traitor

[trey-ter]
noun
1.
a person who betrays another, a cause, or any trust.
2.
a person who commits treason by betraying his or her country.

Origin:
1175–1225; Middle English < Old French < Latin trāditōr-, stem of trāditor betrayer. See traditor

traitorship, noun
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World English Dictionary
traitor (ˈtreɪtə)
 
n
a person who is guilty of treason or treachery, in betraying friends, country, a cause or trust, etc
 
[C13: from Old French traitour, from Latin trāditortraditor]
 
'traitorous
 
adj
 
'traitorously
 
adv
 
'traitorship
 
n
 
'traitress
 
fem n

Collins English Dictionary - Complete & Unabridged 10th Edition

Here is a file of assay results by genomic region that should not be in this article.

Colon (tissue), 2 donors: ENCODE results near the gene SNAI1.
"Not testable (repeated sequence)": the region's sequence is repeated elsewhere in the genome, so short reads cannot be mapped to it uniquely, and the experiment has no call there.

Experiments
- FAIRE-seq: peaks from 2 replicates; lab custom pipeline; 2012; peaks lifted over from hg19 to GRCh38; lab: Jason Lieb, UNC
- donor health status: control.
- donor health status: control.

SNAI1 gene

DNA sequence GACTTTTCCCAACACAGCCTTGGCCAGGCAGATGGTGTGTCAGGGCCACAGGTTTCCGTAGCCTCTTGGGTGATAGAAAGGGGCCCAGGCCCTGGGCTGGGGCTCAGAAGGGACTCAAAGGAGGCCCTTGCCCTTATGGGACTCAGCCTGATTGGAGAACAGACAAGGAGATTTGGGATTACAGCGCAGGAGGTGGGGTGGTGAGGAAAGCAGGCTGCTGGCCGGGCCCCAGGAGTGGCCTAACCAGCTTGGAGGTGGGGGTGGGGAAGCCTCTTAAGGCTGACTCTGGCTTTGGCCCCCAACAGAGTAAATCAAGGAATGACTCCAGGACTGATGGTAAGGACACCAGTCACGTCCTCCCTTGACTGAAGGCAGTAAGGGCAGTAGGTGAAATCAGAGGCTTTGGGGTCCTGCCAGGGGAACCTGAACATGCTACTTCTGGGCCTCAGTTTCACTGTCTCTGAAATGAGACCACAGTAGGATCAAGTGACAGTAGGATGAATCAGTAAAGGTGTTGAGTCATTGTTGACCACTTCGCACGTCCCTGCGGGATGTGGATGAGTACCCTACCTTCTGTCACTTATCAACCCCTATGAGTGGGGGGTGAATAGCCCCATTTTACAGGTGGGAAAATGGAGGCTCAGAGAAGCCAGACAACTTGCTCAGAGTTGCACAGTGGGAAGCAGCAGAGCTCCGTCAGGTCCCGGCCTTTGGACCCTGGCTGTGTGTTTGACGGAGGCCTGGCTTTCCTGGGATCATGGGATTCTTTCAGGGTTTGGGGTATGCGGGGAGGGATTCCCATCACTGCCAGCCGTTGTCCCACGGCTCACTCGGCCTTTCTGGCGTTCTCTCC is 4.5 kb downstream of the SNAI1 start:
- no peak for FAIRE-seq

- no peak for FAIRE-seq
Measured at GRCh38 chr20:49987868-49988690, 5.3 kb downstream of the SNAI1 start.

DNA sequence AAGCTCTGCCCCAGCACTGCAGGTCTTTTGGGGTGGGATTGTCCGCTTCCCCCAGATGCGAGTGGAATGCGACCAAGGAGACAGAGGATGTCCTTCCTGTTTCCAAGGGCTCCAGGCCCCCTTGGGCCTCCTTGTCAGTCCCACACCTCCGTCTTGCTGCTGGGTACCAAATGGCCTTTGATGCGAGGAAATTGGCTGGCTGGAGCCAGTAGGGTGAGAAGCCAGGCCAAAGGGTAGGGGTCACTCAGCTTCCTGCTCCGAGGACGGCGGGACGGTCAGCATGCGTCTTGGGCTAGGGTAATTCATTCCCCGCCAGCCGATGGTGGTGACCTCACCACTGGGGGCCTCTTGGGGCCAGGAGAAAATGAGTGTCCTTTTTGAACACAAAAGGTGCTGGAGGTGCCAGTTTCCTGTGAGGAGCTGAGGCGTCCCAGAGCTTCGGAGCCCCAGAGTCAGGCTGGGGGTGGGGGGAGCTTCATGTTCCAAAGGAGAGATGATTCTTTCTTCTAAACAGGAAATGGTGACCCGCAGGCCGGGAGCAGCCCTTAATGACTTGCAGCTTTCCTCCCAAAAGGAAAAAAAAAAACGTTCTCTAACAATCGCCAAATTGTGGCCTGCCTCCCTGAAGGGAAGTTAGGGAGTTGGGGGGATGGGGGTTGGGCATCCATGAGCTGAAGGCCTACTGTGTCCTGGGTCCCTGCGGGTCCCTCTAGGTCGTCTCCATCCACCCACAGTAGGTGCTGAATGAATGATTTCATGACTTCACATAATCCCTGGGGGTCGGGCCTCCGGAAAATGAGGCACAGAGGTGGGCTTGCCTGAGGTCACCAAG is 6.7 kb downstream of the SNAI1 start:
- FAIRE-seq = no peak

2009 © William Collins Sons & Co. Ltd. 1979, 1986 © HarperCollins
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Etymonline
Word Origin & History

traitor
early 13c., from O.Fr. traitor (11c.), from L. traditorem (nom. traditor) "betrayer," lit. "one who delivers," from stem of tradere "deliver, surrender" (see tradition). Originally usually with a suggestion of Judas Iscariot.
Online Etymology Dictionary, © 2010 Douglas Harper
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Example sentences
They were civic-minded enough to be offended and depressed about being called
  traitors.
And some few others who were rather active traitors.
If they are trying to uncover the traitors in their own ranks who may have
  squealed on them, well, that's their business.
The triple disaster has also split apart once closeknit communities-some who
  stay consider those who leave to be traitors.
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